Klang's klunker of a debut
When, oh when will the executives realize that good reality television never, ever results in a good music-related product?
O-Town? Those guys didn’t last any longer than it took Lou Pearlman to get through three No. 1’s at McDonalds. Da Band? The only five things the most entertaining of the made-by-reality-television-group gave us were hilarious Dave Chappelle skits, Dylan, Dylan, Dylan and, well, Dylan. Danity Kane? Platinum record notwithstanding, really? Danity Kane? Even the most successful music-related reality television series, American Idol, can’t vouch for much. Justin Guarini? His 15 minutes stopped ten too soon after his Oscar-worthy performance in that movie he lucked into with Kelly Clarkson. Kimberley Locke? Her music career went so well that she is best known for getting angry at the dude who played Screech on a season of Celebrity Fit Club. Blake Lewis? Wait. Who?
And these, ladies and gentlemen, can’t even begin to compare to the lowest the reality television-based product has gone. That, my friends, has now officially been awarded to one Donnie Klang, and his disgracefully forgettable debut album, Just a Rolling Stone. A product of the latest installment of Diddy’s often-entertaining “Making The Band” series, Klang begs to be taken seriously on his debut effort while showcasing the talent of a third-place winner in a karaoke contest, all the while insisting that he belongs in alongside the big boys of modern-day R&B. Really Puff, what the hell were you thinking?
There are two reasons for why Klang’s debut is so awful, and the first is given to us right up front in something Klang calls an “Intro”. The Brooklyn native tries annoyingly hard to come off as a second-rate Justin Timberlake. (If you couldn’t tell that from the hair and style that grace Just a Rolling Stone’s cover, then you probably shouldn’t be reading this opinion.) The spacey synths and un-needed falsettos let us know that. The problem, though, is that Klang isn’t a second-rate JT—he’s a 14th-rate JC Chasez.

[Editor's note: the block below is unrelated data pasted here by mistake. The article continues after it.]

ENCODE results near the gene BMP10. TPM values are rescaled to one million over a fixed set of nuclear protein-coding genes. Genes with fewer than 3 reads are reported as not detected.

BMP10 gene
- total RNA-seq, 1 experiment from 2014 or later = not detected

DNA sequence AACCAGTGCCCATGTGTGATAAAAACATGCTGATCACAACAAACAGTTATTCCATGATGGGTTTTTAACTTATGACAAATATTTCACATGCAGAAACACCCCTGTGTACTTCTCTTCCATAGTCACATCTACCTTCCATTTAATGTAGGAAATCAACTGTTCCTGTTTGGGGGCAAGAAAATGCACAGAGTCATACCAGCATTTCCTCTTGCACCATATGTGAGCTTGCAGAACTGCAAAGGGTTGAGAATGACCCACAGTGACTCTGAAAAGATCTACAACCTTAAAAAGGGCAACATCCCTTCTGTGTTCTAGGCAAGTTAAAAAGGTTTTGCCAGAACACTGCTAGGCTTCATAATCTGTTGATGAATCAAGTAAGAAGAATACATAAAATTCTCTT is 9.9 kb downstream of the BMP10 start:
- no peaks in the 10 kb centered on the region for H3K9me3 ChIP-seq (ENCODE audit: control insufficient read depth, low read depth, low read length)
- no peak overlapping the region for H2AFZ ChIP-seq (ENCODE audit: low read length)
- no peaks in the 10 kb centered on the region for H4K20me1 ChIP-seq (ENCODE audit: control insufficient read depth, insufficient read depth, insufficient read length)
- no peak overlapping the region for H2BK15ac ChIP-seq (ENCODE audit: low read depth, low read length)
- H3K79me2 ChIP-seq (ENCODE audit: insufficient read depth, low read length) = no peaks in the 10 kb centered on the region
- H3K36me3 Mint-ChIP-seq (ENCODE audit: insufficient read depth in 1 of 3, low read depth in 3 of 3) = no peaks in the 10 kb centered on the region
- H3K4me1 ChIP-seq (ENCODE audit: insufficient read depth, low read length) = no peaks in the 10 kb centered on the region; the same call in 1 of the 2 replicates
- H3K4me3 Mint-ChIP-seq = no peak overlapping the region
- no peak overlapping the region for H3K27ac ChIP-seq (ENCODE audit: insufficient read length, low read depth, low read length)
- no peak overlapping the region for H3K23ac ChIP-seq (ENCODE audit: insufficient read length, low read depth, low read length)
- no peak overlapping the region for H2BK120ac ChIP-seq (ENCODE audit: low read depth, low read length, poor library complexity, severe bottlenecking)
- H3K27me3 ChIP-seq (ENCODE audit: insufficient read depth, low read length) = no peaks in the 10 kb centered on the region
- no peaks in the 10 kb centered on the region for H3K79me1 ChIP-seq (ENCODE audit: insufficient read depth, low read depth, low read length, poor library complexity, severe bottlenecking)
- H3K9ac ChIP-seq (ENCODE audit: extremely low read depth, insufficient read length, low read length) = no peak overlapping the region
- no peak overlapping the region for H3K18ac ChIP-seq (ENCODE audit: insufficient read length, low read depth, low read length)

And that problem continues on tracks such as “Love in Stereo” and “Hurt That Body”. In the former, something that sounds like it wants to be produced by Timbaland is showered in everything from over-dubs to spaceship sounds. When Klang insists on “breaking it down” with a female voice, one has to wonder the rules on who exactly should be allowed to use such a phrase in music. The latter, a jumpy little track, clearly wants to your body to “rock”. But alas, the generic production and forced fun leaves the “rocking” to Timberlake and “hurting” to any Klang fan.
And that, friends, leads us to awful reason No. 2: Just a Rolling Stone simply doesn’t feel sincere. And that’s a problem when you want to pull off preppie, white boy rhythm & blues. Let’s face it. Artists such as Timberlake, or even Robin Thicke, aren’t accepted in the R&B community because of their looks or their abs. They have succeeded because their sincerity has connected with people, their voices have soothed listeners, and their music has been believed by the common fan.
Tracks like “Hollywood Girl”, “Catch My Breath”, and the biggest joke of them all, “Not a Love Song”, simply seem forced. How can you expect someone who grew up in New York City and is only in the business because he was cast for a television show to sing about California girls and sound anything at all like he knows what he’s talking about? Even more so, how can anyone possibly believe he is hard up for women when the listener more than likely has the image of screaming girls flashing on his or her television on a weekly basis?
Sure, Diddy’s touch helps. His verse on the album’s first single, “Take You There”, is the one high spot. And you have to think that Puff had something to do with the Usher-esque “Pick It Up”, even if, for nothing else, the track marks the only time the album feels like something more than a quick money grab. Regardless, Mr. Combs’ imprint certainly doesn’t save Klang’s debut enough to make it worth listening to. Yeah, his stone may be rolling. It just appears it’s going in the wrong direction. And if anyone over at Bad Boy has any brains, they’ll make sure it stops really, really soon.
// Sound Affects
"The man whose songs were recorded by Johnny Cash, Alan Jackson, Ricky Skaggs, David Allan Coe, The Highwaymen, and countless others succumbs to time’s cruel cue that the only token of permanence we have to offer are the effects of shared moments and memories.READ the article